Corn Hill Point, a headland of a grassy plateau overlooking Newton Dale down which runs the North York Moors Railway.
During the times of the Napoleonic wars, the plateau was ploughed up and used for growing crops, Hence the origin of the name1‘Skelton Tower: North York Moors National Park’. 2023. North York Moors National Park <https://www.northyorkmoors.org.uk/visiting/see-and-do/attractions/skelton-tower> [accessed 11 February 2023].
Perched on the tip are the ruins of Skelton Tower, a two-storey former shooting lodge was built before the late 1840s by the former rector of Levisham, the Reverend Robert Skelton. It is said that he used the tranquility of the lodge to write his sermons but it is also alleged it was used as an escape to enjoy a quiet drink or two. The railway arrived in 1836, was this before or after the tower was built?
By 1855, Skelton was having financial difficulties. He put the Manor of Levisham into the hands of three trustees who put it up for auction, although Skelton still retained his clerical roles living locally2Marsh, Elizabeth. “Ironstone at Levisham in 19th Century”. Cleveland Industrial Archaeological Society Newsletter 124. July 2022. Page 12..
It attracted the attention of James Walker, a cloth manufacturer of Leeds, who was interested in the ironstone mineral deposites on the estate. He promptly set about prospecting for ironstone and in August 1858 the Yorkshire Gazette reported that his workmen were sinking a shaft on Levisham Moor had “at length come to a bed of first-rate ironstone”. It was hoped that the seam would be about seven feet thick and that “an extension of the famous Rosedale seam” would be found underneath it. Unfortunately for Walker this didn’t materialise and, by 1859, Walker was running short of money. In 1862. he put the mine and mineral rights, under about 2,000 acres at Levisham, up for sale along with 24 acres of surface land for an ironworks. This was not successful, and, four years later, the whole of the Manor of Levisham was auctioned.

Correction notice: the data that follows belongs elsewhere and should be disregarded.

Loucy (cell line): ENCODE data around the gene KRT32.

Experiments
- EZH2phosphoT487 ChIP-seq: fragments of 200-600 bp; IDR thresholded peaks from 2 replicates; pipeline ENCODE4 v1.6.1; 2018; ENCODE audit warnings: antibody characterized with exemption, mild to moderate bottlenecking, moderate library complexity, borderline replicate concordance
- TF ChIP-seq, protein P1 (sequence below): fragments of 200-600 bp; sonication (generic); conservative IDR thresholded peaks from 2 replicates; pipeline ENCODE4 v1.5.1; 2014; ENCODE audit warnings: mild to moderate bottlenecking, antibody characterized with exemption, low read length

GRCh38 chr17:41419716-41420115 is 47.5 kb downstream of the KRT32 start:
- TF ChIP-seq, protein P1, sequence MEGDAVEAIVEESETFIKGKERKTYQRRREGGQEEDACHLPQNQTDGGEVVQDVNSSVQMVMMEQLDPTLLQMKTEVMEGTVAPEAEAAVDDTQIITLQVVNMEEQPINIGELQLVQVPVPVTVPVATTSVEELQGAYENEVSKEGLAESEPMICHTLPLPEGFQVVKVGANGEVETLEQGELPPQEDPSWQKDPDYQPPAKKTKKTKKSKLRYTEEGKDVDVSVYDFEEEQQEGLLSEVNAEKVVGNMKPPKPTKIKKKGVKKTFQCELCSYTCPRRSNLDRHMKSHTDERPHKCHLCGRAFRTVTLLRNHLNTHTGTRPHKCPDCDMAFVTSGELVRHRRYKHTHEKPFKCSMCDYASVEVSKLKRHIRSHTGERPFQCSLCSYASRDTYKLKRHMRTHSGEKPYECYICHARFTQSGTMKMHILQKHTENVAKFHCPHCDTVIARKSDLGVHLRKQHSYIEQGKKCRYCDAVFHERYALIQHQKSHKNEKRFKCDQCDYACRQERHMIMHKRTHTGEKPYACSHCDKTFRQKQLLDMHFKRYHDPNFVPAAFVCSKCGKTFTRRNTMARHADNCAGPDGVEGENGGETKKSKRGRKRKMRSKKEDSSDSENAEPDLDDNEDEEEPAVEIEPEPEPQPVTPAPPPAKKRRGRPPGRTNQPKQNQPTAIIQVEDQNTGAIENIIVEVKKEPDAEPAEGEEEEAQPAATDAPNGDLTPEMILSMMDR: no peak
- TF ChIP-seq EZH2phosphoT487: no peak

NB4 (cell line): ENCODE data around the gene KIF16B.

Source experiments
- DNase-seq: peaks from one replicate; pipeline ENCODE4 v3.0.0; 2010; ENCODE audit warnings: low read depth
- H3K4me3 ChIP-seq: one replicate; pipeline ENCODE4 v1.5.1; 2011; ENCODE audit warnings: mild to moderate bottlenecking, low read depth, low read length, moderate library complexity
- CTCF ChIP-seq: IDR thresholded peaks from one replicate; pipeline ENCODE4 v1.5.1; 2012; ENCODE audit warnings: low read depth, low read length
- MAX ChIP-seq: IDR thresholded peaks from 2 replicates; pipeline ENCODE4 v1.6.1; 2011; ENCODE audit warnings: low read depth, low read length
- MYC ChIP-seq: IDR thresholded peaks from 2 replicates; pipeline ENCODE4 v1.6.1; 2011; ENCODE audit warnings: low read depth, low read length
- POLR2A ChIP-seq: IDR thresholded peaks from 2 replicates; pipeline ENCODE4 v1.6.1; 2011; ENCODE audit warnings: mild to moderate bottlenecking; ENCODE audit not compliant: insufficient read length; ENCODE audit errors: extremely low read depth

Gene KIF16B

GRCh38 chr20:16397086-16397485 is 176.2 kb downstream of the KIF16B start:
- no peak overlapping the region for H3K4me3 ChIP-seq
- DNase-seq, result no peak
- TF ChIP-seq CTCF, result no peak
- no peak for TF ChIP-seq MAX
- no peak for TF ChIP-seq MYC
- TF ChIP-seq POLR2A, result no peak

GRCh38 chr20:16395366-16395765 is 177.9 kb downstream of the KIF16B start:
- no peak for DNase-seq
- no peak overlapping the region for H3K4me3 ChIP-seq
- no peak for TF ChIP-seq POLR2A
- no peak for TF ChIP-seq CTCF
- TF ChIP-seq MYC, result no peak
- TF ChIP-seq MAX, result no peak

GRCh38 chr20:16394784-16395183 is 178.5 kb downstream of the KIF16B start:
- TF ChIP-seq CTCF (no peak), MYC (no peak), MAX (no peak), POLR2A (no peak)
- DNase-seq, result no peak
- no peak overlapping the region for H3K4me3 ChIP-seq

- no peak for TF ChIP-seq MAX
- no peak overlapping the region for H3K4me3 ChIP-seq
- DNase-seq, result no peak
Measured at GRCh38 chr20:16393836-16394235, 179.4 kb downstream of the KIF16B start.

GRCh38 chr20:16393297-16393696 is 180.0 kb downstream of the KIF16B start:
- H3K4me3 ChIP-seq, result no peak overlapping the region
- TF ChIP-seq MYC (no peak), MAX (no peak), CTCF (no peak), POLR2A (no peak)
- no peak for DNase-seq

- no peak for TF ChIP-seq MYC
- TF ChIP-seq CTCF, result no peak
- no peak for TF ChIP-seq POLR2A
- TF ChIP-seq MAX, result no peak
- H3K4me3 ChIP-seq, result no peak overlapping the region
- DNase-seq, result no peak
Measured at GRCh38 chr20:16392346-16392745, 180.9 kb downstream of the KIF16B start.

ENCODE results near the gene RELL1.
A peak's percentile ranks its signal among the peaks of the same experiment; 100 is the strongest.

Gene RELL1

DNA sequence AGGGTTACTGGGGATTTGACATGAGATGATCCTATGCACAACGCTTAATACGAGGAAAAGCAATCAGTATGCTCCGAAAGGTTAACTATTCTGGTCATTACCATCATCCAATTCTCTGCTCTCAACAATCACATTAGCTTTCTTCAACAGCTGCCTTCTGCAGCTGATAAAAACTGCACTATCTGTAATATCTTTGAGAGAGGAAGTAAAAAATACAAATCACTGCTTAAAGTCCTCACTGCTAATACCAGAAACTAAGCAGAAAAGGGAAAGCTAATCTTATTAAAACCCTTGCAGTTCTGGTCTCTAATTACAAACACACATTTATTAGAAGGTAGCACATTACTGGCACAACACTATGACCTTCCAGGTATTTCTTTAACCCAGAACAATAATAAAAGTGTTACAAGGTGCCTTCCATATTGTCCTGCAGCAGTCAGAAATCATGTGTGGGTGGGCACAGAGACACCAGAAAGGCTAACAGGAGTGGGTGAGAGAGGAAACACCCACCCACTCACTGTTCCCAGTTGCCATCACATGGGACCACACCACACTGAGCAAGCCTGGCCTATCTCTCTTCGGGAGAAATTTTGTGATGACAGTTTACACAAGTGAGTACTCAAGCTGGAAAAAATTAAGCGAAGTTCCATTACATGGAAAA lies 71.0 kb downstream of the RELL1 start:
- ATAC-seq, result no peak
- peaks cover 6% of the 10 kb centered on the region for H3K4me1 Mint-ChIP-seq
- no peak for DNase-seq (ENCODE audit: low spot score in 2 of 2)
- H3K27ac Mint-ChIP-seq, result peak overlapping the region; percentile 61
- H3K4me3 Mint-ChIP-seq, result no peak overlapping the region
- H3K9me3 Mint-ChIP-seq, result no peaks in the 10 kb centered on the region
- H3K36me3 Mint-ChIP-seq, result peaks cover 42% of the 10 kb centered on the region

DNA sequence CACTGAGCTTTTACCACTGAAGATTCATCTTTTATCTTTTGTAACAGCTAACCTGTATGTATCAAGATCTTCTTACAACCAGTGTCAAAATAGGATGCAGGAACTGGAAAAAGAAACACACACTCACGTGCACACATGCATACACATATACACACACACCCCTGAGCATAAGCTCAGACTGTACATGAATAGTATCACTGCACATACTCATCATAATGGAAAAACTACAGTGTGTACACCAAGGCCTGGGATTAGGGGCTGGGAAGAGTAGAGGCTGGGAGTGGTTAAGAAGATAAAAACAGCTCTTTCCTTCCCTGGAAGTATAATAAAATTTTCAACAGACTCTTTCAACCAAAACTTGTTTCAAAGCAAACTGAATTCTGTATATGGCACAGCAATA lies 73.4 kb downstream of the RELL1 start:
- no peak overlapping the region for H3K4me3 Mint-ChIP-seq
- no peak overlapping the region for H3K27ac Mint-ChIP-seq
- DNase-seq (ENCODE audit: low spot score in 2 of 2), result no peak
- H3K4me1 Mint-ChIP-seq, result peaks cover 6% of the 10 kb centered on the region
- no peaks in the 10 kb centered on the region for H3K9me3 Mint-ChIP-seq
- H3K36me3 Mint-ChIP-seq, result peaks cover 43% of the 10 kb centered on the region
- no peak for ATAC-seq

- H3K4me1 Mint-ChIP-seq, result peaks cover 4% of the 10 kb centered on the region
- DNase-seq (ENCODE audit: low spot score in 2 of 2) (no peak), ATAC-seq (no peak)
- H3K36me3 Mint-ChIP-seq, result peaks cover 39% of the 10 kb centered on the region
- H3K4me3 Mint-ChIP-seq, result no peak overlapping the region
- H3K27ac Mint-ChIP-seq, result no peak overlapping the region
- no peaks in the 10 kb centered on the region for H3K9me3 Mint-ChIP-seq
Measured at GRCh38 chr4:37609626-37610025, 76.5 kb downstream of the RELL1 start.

Walker’s mine is within the conifer plantation to the north-east of the tower. Skelton died in 1877, so his retreat would have been no longer a place of tranquility.
Skelton had a son, also named Robert, born in 1829. Aged 21 he was a fee-paying student at St. Catherine’s College, Cambridge University and was described as a ‘Gentleman’ when he married in 1859. In the 1861 census, he was recorded as a “Landed Proprietor”, and in 1871 as a “School Master”. But by 1881, Robert Skelton was working as a “Furnace Weighman” in an ironworks and living at Wilton.
- 1‘Skelton Tower: North York Moors National Park’. 2023. North York Moors National Park <https://www.northyorkmoors.org.uk/visiting/see-and-do/attractions/skelton-tower> [accessed 11 February 2023]
- 2Marsh, Elizabeth. “Ironstone at Levisham in 19th Century”. Cleveland Industrial Archaeological Society Newsletter 124. July 2022. Page 12.